Florida is pretty fast reporting, except for Palm Beach, which I think is still counting ballots from 2000, so unless this thing is really close, I think we will have a good sense of where this is headed at a reasonable hour.

Real quick, I want to thank a few people.

First, my friend Dan Newman, who for two cycles has been an invaluable resource to these pieces.

I also want to thank the other vote counters — Dan Smith, Caputo, Wiggins, Tyson and Wayne Bertsch — I appreciate bouncing things off each other — and the thoughts you all share with me, as well as — and I will protect the innocent, some of the national guys who help me check myself.

And to everyone who reads these things, truly, thank you.

As I think I have said in the past, in my younger years, I struggled with reading and math comprehension, so I made Excel sheets, and wrote out concepts to help me think things out.

To this day, I think by writing.

I started writing these pieces as more internal objects in my campaign days, to help me process decisions — and as I migrated out of day-to-day campaign stuff (getting old sucks), someone suggested sharing these to provide maybe a little insight into how at least one old hack thinks about the state and its trends.

Like everyone else who spends time in this data, it is a time-consuming labor — but a labor of love, and I really do appreciate you reading.

To all the candidates who ran, congratulations, you have more guts than me, someone who has decided not to run a few times in his life. Your willingness to step into the arena is admirable.

In the words of Teddy Roosevelt: “It is not the critic who counts; not the man who points out how the strong man stumbles, or where the doer of deeds could have done them better. The credit belongs to the man who is actually in the arena … who spends himself in a worthy cause; who at the best knows, in the end, the triumph of high achievement, and who at the worst, if he fails, at least fails while daring greatly, so that his place shall never be with those cold and timid souls who neither know victory nor defeat.”

And lastly, while I have a lot of folks I am rooting for, I want to specifically wish Andrew Gillum good luck tomorrow.

While I initially was on another team, I’ve known Andrew for well over a decade, and I have nothing but genuine admiration for what he’s achieved in his life. His improbable story is one that can give hope to so many for whom hope is a shrinking commodity. I also think back to my first two years working in the legislature, when divided government led to some incredible achievements; Bright Futures scholarships, KidCare expansion, School construction and many more, and I believe Andrew will bring a much needed, fresh voice to the process, and help drive some big ideas, and big conversations. I’d be proud to call my friend my Governor.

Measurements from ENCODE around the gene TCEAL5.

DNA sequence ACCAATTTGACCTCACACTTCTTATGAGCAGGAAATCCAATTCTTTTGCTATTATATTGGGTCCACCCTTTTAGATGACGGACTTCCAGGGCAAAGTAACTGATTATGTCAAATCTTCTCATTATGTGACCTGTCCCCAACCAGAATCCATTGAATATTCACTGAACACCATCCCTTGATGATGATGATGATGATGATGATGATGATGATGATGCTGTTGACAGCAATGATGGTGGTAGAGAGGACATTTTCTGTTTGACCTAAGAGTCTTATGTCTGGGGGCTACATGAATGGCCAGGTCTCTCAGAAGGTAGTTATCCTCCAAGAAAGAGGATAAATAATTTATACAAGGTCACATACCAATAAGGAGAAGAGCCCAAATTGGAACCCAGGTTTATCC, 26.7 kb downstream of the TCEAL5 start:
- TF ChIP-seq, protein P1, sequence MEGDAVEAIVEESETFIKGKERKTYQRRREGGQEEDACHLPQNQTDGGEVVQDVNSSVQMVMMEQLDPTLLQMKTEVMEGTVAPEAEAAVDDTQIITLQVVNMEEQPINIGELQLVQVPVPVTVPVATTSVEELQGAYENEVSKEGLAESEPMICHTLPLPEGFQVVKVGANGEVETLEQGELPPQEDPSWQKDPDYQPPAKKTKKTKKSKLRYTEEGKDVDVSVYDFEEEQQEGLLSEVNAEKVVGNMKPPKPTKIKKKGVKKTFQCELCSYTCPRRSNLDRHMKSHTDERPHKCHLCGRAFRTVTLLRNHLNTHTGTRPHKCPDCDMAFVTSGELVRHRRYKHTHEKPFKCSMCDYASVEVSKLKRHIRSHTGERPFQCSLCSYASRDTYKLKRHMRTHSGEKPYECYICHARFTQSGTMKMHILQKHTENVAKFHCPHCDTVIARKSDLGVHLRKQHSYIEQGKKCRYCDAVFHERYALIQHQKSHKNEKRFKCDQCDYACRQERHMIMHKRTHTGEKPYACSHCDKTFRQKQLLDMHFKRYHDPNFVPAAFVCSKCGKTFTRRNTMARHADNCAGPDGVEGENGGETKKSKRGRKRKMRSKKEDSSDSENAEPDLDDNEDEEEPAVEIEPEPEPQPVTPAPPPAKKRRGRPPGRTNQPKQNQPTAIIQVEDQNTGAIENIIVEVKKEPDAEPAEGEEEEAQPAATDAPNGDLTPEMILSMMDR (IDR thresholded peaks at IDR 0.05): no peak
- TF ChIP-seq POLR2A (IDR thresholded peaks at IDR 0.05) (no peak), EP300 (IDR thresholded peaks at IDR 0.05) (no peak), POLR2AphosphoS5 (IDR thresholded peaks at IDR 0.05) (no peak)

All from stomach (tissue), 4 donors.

Bring it home, sir.

PS — Congrats to Miami Dade College on turning out the most earlier votes, and winning the early voting Team Democracy State Championship. With a top-five finish, look for UCF to declare themselves the Early Voting National Champions.   Thanks to all who voted, you quite literally help save democracy.

For the 12 of you who read my other posts, see you soon. For the other 38, see you all in 2020, God willing.

Voter registration shows 10 House seats most flippable, mostly toward Democrats

At least eight Republican-held Florida House seats should be in Democrats’ grasps — that is if voters vote their colors — while Republicans have two Democratic seats that ought to be flippable.

And another 14 districts, all but one of which are held by Republicans, the voter registrations between Republicans and Democrats are air-tight, within two percentage points.

That’s according to a Florida Politics analysis of voter registration trends that has Republicans picking up strength in rural, small-city, and exurban areas. Democrats meanwhile have improved in cities and inner suburbs.

A look at the latest voter registration numbers, broken down by Florida House District, shows registration trends turning the Orlando urban core more blue are also making Central Florida Republicans among the most vulnerable going into next Tuesday’s election. And that brings eight Republican seats into play, where Democrats actually have more voters in the districts, while just two Democratic-held seats are in districts with more Republican voters.

Many of the most pronounced are in Central Florida.

Republican state Rep. Bob Cortes‘ House District 30, including parts of south-central Seminole and north-central Orange counties, has moved three points toward Democrats, and now Democrats have a five-point advantage in voter registration there. Cortes, of Altamonte Springs, faces Democratic Maitland City Commissioner Joy Goff-Marcil.

Just to the south, House District 47 including much of north and central Orange County, being vacated by Republican state Rep. Mike Miller of Winter Park, has trended three points toward Democrats. Now that party has a four-point advantage in voter registration. Democrat Anna Eskamani and Republican Stockton Reeves are battling in that one.